David Pogue at the Webbys: “This Is Once In a Lifetime!”

meyers David Pogue at the Webbys: This Is Once In a Lifetime!Last night, June 8, New York Times personal technology columnist David Pogue was beaming. He couldn’t keep from smiling, despite the fact that he was missing Apple’s announcement of their new iPhone 3G S in San Francisco. He blogged about it anyway.

“It’s funny because I had to choose between going to that and coming to this,” Mr. Pogue told the Observer at the Webby Awards gala, before sitting down at his table next to Denise Warren, the general manager of NYTimes.com. “And I’m like, let’s see, that I could watch on the Web, this is once in a lifetime!”

Did Mr. Pogue know David Byrne was performing at Prospect Park at that very moment? No matter. It was tech’s most glitzy yearly media event–the “Oscars of the Internet,” after all–and Mr. Pogue and his wife, Jennifer Pogue, were scampering about the red carpet and the party floor at Cipriani on Wall Street, recording their every Webby Awards experience (she had a fancy digital video camera on hand). How “meta,” Mr. Pogue added.

Naturally, Mr. Pogue, a gadget addict and the Times‘ “official personal shopping coach,” was armed with a fancy digital camera, and snapped pictures of all the Web celebrities who had shown up for the Webby Awards dinner that night–from host SNL‘s Seth Meyers to Arianna Huffington to Twitter co-founder Biz Stone.

As Mr. Meyers ushered “clusters” of about ten Webby winners to deliver their five-word acceptance speeches, guests abandoned their tables to taste wine served by Wine Library TV’s Gary Vaynerchuk or to record videos to post on YouTube in a room hidden two stories from the party–a library lined with books (where’s the Kindle?). But, mostly, they were schmoozing as white-suited servers spooned courses of sea bass or chicken on their white plates on white linen tables. Tiny daisies and white roses spilled from glass vases as centerpieces.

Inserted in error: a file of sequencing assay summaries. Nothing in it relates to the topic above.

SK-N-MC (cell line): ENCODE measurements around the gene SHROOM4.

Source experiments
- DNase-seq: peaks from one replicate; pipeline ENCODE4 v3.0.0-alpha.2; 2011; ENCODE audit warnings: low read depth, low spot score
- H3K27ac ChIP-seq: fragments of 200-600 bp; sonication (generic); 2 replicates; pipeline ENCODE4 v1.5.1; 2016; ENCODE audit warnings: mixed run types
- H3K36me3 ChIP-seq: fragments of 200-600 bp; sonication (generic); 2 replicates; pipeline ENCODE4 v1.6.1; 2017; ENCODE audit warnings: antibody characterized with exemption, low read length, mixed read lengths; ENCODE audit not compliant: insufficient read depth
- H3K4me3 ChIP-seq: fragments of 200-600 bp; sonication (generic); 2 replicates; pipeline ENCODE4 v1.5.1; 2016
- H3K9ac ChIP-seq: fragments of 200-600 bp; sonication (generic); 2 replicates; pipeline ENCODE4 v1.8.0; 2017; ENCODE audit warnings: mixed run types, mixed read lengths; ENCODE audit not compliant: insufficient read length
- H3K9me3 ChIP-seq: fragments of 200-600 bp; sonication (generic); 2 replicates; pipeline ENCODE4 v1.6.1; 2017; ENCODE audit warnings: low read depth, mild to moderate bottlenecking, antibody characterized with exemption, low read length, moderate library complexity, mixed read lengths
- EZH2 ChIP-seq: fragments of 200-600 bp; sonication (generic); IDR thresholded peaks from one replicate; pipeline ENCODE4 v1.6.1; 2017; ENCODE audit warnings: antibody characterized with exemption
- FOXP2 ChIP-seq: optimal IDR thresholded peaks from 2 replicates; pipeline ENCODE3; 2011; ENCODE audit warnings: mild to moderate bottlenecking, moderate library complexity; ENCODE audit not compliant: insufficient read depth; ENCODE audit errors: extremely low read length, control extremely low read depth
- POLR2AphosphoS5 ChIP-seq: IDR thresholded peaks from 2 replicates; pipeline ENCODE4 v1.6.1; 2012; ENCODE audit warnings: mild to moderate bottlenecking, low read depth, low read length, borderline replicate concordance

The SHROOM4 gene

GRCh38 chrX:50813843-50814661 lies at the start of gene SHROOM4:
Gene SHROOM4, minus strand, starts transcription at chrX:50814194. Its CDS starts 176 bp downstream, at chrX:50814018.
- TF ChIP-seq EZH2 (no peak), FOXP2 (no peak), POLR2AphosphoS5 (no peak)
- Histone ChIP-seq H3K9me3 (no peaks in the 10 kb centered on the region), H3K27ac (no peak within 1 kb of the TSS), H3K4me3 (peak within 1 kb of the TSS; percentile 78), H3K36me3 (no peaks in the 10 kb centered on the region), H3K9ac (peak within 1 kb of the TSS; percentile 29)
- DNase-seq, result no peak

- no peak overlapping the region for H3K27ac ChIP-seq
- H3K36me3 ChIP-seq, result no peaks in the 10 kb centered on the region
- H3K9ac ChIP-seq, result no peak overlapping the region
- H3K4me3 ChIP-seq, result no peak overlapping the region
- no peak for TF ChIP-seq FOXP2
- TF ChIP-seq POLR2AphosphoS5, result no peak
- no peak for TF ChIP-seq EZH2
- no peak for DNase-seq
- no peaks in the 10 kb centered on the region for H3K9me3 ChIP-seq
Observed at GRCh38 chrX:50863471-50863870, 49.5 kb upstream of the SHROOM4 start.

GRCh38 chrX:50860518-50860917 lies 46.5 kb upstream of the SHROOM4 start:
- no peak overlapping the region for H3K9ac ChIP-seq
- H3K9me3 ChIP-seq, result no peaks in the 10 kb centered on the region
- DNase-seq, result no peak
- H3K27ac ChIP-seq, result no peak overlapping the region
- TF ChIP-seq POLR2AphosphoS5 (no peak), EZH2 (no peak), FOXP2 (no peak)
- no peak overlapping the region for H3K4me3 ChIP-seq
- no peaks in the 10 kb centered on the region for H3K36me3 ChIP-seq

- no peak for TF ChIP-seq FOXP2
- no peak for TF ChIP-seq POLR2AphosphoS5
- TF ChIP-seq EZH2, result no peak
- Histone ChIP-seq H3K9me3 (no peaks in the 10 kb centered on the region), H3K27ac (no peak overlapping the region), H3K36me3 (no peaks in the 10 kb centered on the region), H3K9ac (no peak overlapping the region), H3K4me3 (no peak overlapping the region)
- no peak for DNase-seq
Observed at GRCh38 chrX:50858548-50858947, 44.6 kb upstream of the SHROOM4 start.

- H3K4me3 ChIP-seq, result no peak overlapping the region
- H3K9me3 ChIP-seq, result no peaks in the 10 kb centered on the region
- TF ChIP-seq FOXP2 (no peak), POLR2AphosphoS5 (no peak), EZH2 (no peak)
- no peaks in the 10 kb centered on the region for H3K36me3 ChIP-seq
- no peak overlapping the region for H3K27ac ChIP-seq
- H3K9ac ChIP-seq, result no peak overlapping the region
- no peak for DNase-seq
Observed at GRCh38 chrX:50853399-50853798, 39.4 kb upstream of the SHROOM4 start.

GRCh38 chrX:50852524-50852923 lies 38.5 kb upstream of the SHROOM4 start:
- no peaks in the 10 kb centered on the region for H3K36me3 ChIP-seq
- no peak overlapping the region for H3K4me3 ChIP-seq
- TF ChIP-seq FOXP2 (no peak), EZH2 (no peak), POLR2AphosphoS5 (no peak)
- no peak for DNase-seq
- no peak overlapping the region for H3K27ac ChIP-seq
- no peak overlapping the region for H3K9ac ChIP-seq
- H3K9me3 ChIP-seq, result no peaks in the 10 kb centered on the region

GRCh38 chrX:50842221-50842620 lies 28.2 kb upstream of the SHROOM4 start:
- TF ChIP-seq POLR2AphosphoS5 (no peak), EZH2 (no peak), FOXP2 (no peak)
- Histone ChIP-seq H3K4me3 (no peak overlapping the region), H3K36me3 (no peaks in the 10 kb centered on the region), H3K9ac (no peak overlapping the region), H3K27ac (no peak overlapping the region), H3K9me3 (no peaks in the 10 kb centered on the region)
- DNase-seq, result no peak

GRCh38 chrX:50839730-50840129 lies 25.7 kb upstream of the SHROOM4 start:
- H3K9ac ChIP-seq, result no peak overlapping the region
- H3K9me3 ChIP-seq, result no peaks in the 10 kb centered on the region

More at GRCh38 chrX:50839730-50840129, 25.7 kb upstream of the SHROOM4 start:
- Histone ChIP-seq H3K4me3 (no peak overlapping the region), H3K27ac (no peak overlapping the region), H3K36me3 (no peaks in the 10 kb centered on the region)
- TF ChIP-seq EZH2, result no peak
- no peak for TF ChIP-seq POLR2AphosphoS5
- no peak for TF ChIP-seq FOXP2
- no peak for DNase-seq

Before the ceremony began, Mr. Meyers told the Observer that despite the fact that SNL is one of the most-watched shows online, the first YouTube clip he remembers watching on the Web was a sketch from Late Night With Conan O’Brien of Triumph, the Insult Comic Dog, bantering with Star Wars fans waiting in line for the Attack of the Clones. That was way back in 2002. “I came to SNL right when clips were getting on the Web so that counts,” Mr. Meyers explained.

The Observer called over Ms. Huffington, co-founder and editor-in-chief of The Huffington Post, who was dressed in a simple flowery blouse and pants, and she gave her usual mantra in response to the recent blogs versus traditional media debate: “Integrating the two rather than seeing it as either/or is the future,” she said. “I prefer to look at opportunities for us to work together.”

Her five-word speech to accept Best Politics Site and People’s Voice for Best Political Blog: “I didn’t kill newspapers, okay?.” A series of speeches sounded like bells ringing the death toll of old media (The Economist: “Read a fucking newspaper, please!”) or fighting for it (Boston Globe: “It’s not journalism that’s dying.” The Onion: “Free all attractive political prisoners.”). It must say something that so many newspapers and other traditional media companies were receiving honors at the awards, right? But Mr. Pogue reminded us that they give out more than 140 awards across 70 categories–so everybody wins.

Mr. Pogue himself collected two Webby Awards last night, honoring his “Pogue’s Posts” Web series for Best Reality/Variety Host and Technology in the online video and film category.

“In all seriousness, it looks as though, from the size and prestige of this, that this whole thing about Web 2.0 that means that ordinary people will have a stage, that true broadcasting talent doesn’t need an organization behind it, has come true!” Mr. Pogue said. “I mean, half of these people, total unknowns, have been discovered purely through merit alone.” And some Facebook connections didn’t hurt either.